In the late 1990s, when Pakistan was struggling to streamline its democratic identity through the political process, India detonated its second nuclear device in Pokhran, complicating the environment in the region. Meanwhile, the US was playing an important role between the two countries to sponsor a wide-ranging and reasonably objective agenda for Pakistan-India talks, which went into a stupor as a result of the Indian detonation. One thing was crystal clear. Pakistan’s reciprocal nuclear tests established nuclear parity, though at a cost that still haunts us unnecessarily. Thereafter, the US found it a good time to close down the parallel dialogue conducted by them with Pakistan and India.
Since Kashmir is the core foundation for the rallying of a nuclear programme by Pakistan, the solution of this long-standing issue lies, essentially, in asking Pakistan to lower its nuclear guards. Without doing so, the situation will not improve as desired by India and other global powers. The Kashmir conundrum is further convoluted when it is pooled in with ‘terrorism’ and the lack of international pressure on India regarding the religious fanaticism of the RSS. Such a one-sided approach by the global powers is not likely to address the nuclear deterrence phenomenon.
During her stints in power, Indira Gandhi cited Hidutwa as a right-wing threat to India’s solidarity and integrity, a challenge she believed had the support of the West — in earnest, the US. Indira Gandhi’s idea of Hindutva, a great challenge supported by the US, proves correct today because the US has compelled the Nuclear Suppliers Group (NSG)members to accommodate India without catering for related nuclear protocols and relaxing regulations.
Yet again, new proposals are being mounted on Pakistan to restrict its testing and deployment of short- and long-range missiles, accept protocols of fissile materials being cut-off and even to unilaterally sign the Comprehensive Test Ban Treaty, without waiting for India. In exchange, officials and think-tanks in the west, specifically in the US, have been offering to support Pakistan’s desire to be treated as a ‘normal’ state in its quest for membership of the Nuclear Suppliers’ Group. To press further this demand from Pakistan, the US has asked Australia and Japan to accelerate supplies to India under a previously finalised civil nuclear deal. Pakistan’s early warnings that the Indian build-up would oblige it to enhance reliance on its nuclear and missile capabilities has already been brushed aside by the US which, regrettably, has continued attempts to restrict Pakistan’s defensive response rather than India’s aggressive armament. In view of this growing asymmetry, the National Command Authority has rightly reiterated the national resolve to maintain Full Spectrum Deterrence Capability in line with the dictates of Credible Minimum Deterrence to deter all forms of aggression, adhering to the policy of avoiding an arms race.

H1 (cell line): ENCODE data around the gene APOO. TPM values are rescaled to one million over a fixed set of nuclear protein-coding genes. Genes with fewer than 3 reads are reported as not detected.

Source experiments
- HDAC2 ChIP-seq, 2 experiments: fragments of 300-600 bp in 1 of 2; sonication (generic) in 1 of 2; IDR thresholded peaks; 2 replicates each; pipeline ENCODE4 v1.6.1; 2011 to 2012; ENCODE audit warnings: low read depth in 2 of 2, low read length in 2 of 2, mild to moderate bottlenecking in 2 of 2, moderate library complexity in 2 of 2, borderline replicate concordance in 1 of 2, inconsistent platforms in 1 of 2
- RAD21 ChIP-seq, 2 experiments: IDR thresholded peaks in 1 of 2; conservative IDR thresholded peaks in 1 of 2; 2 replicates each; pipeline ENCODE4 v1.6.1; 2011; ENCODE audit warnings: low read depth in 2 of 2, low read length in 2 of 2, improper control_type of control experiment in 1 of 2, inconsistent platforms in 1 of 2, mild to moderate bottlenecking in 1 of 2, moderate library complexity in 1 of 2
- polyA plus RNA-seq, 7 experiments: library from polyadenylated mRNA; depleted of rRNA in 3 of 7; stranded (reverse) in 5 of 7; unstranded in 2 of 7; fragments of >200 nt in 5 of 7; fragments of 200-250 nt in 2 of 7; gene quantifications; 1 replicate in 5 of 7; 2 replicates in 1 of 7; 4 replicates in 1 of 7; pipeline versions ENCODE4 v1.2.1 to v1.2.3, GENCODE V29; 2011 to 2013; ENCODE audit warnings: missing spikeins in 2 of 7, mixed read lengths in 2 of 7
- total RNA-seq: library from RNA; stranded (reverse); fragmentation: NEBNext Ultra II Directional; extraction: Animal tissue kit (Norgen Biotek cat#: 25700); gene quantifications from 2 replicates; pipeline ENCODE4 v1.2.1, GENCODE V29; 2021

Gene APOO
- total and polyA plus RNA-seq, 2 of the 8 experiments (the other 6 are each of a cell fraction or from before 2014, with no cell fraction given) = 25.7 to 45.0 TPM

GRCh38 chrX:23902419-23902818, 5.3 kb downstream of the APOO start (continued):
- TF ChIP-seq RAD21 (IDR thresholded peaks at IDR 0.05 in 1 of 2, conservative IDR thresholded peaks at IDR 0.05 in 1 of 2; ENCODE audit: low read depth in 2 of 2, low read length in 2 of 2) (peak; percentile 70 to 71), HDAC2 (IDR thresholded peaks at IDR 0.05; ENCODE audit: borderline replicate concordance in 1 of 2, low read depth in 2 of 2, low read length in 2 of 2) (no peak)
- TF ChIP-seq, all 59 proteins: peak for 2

The subsequent quest for membership of the NSG is a fool’s errand. In Western eyes, Pakistan will never be a normal state as long as it is an Islamic and nuclear power. It is unlikely to be granted entry into the NSG without major concessions. In the Indo-Pacific field, China is not the only regional giant that is investing in nuclear systems, but it is chiefly India that is also at various stages of development, especially of short-range battlefield nuclear weapons aimed at Pakistan and China. India has hence enacted the necessary defense procurement reforms needed to equip Cold Start, with the tacit support of a variety of regional and global powers. The US and UK are in forefront in empowering India while Australia, Japan and Israel have provided necessary technology and expertise to enable India to carry out interdiction operations inside Pakistani territory under its well-articulated doctrine. Most importantly, Cold Start has already received political support required for it from the incumbent government led by Mr Modi. The US’s raised eyebrows at Pakistan’s nuclear arsenals and the subsequent agreement on providing F-16s, indicates its carrot-and-stick approach towards Pakistan.
Since the doctrine is not absolute, it must be continuously checked in light of improvements in technology and changes in the threat environment. From a military standpoint, the doctrine for the use of tactical nuclear weapons must be operationally credible so as to enhance deterrence. Pakistan’s need for a doctrine in specific regard to tactical nuclear weapons is rooted in these challenges, which are all genuine due to growing Indian conventional and nuclear capabilities. In such a situation, Pakistan has no option but to continue its nuclear doctrine while enhancing strategic relations with China and Russia.
Published in The Express Tribune, March 12th, 2016.